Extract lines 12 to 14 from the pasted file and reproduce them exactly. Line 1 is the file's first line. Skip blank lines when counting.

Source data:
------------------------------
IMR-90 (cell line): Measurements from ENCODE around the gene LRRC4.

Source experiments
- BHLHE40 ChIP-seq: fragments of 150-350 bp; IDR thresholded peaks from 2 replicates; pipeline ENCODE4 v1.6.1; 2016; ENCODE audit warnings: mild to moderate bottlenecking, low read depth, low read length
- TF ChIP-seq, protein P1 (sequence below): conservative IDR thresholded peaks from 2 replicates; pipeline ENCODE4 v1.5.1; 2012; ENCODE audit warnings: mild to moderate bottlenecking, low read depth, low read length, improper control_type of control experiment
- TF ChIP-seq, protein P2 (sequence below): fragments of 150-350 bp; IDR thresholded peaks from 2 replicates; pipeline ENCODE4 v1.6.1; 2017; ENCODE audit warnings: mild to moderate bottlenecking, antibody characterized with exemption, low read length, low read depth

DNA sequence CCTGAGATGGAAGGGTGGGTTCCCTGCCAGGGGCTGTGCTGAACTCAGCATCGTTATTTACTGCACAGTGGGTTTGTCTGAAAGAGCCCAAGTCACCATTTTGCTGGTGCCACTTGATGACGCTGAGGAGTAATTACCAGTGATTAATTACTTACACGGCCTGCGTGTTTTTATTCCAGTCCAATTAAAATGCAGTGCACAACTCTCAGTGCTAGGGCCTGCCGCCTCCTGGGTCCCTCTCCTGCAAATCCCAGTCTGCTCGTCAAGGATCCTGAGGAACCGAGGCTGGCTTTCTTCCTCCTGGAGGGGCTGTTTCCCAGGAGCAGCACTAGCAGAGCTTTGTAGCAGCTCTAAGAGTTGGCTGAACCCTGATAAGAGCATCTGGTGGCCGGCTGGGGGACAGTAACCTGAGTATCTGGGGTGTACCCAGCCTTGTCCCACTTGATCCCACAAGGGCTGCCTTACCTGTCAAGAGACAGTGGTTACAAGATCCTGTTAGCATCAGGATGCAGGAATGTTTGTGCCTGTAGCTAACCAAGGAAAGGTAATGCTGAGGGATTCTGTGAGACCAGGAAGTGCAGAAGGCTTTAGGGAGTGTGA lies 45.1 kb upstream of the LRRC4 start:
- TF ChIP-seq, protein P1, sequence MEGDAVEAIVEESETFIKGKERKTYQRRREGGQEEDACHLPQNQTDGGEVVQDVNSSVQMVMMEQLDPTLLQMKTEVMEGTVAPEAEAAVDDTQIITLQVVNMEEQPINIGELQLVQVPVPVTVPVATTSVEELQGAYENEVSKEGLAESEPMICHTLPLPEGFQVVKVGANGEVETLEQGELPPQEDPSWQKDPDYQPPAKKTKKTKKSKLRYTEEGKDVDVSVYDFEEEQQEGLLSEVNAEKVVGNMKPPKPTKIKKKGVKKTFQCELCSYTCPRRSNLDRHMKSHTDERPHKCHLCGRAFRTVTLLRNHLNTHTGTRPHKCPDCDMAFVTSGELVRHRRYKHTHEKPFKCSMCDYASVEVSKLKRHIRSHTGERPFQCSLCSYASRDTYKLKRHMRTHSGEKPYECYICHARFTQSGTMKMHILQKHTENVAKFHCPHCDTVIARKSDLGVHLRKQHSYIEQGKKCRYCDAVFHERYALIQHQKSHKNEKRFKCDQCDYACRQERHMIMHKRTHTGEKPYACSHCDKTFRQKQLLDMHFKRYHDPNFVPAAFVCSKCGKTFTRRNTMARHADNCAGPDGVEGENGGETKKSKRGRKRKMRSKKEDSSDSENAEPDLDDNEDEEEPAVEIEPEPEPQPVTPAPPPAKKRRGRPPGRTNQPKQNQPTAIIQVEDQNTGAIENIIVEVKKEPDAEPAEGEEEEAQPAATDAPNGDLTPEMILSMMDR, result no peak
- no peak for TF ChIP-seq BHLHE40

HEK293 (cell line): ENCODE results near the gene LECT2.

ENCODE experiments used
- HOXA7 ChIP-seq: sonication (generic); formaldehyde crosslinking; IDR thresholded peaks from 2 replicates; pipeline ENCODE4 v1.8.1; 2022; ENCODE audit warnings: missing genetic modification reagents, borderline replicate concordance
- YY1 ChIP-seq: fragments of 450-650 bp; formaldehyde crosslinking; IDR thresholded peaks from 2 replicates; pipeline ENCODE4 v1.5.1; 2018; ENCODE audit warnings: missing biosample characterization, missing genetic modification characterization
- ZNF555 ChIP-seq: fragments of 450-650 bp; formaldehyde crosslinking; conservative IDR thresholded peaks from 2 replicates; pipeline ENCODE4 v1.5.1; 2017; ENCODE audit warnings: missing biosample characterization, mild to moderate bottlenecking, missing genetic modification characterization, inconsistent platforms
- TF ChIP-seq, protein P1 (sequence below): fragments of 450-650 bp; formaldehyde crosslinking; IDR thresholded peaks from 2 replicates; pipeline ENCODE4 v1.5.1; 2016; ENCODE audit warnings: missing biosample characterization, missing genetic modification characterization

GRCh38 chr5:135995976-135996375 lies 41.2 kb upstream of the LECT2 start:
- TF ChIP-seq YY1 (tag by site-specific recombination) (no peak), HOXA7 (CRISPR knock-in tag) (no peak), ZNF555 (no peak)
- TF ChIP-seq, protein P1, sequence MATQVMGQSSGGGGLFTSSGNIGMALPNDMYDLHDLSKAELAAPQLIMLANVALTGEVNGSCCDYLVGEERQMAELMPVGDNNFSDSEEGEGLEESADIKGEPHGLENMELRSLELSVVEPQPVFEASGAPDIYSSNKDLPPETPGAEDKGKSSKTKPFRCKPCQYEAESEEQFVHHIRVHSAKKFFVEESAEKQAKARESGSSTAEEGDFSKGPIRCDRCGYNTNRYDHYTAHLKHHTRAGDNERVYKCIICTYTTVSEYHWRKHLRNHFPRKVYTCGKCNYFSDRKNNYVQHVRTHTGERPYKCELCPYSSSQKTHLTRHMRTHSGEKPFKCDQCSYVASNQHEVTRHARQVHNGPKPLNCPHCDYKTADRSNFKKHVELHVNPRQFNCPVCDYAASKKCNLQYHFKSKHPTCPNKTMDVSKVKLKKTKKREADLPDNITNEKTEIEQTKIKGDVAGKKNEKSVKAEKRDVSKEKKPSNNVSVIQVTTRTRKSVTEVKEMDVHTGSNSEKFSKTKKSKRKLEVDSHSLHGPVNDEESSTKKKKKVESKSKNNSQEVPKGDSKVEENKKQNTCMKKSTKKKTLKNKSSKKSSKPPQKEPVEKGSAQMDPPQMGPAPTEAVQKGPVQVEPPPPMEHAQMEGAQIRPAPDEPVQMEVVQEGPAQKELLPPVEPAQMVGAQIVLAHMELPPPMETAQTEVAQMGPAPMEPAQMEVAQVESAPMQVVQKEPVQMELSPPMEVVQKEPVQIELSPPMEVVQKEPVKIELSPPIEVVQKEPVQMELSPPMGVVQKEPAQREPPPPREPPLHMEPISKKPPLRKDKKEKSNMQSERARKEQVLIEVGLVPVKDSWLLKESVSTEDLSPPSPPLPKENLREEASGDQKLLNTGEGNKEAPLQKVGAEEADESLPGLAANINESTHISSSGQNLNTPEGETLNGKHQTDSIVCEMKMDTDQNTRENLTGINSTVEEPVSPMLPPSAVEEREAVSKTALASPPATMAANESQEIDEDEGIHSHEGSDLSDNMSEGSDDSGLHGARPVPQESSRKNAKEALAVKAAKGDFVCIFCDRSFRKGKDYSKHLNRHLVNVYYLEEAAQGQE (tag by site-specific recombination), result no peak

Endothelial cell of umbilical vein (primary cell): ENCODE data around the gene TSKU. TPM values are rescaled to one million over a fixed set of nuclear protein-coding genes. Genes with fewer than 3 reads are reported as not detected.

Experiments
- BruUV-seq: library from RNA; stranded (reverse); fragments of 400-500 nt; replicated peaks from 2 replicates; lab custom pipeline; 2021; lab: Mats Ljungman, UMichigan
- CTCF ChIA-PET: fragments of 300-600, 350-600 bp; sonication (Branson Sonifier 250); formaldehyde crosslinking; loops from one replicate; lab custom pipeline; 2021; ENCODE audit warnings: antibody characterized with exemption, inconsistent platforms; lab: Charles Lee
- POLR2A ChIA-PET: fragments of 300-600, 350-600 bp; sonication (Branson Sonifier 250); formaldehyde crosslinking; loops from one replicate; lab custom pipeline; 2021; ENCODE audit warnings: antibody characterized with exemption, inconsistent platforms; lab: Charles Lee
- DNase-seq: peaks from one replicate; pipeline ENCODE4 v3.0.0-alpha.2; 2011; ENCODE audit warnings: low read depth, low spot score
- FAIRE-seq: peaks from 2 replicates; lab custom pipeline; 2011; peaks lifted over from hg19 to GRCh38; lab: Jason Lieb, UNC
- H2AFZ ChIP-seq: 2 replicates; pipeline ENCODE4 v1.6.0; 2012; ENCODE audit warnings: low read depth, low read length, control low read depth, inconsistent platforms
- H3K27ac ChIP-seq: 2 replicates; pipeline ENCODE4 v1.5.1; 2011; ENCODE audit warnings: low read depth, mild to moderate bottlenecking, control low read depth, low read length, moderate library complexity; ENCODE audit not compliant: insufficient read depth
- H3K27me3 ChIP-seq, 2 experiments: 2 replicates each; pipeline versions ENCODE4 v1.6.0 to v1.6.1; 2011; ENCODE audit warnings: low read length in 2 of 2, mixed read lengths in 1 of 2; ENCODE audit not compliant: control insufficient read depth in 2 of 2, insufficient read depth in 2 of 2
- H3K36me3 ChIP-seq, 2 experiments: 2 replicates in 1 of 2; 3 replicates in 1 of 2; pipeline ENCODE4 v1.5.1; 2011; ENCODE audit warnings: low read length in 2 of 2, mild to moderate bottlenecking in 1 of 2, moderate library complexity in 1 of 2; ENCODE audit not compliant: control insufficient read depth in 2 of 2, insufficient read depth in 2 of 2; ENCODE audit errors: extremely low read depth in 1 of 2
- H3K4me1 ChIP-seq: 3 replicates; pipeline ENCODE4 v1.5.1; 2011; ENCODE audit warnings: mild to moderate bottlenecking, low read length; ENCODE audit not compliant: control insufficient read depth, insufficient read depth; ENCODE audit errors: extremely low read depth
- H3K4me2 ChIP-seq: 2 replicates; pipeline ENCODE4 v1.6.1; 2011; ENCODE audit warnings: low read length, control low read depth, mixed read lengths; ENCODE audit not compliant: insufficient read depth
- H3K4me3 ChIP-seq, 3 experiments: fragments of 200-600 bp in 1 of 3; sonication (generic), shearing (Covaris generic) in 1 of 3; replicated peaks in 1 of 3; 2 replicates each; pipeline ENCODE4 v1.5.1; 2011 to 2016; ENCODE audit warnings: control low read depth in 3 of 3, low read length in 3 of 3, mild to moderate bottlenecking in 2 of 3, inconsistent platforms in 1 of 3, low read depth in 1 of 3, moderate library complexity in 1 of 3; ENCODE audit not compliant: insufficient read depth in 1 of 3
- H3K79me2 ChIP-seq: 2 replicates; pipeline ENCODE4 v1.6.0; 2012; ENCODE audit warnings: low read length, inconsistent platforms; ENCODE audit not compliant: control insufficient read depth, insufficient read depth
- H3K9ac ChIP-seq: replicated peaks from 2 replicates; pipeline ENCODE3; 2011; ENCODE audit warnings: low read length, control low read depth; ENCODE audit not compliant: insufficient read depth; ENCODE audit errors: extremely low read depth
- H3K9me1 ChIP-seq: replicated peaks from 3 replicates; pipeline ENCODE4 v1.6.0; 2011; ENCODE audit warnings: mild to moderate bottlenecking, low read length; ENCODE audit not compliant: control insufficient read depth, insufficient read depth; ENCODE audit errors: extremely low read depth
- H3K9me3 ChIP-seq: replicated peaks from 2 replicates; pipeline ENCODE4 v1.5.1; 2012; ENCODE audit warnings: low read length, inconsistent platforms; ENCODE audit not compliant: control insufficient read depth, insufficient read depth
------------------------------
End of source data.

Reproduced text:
- YY1 ChIP-seq: fragments of 450-650 bp; formaldehyde crosslinking; IDR thresholded peaks from 2 replicates; pipeline ENCODE4 v1.5.1; 2018; ENCODE audit warnings: missing biosample characterization, missing genetic modification characterization
- ZNF555 ChIP-seq: fragments of 450-650 bp; formaldehyde crosslinking; conservative IDR thresholded peaks from 2 replicates; pipeline ENCODE4 v1.5.1; 2017; ENCODE audit warnings: missing biosample characterization, mild to moderate bottlenecking, missing genetic modification characterization, inconsistent platforms
- TF ChIP-seq, protein P1 (sequence below): fragments of 450-650 bp; formaldehyde crosslinking; IDR thresholded peaks from 2 replicates; pipeline ENCODE4 v1.5.1; 2016; ENCODE audit warnings: missing biosample characterization, missing genetic modification characterization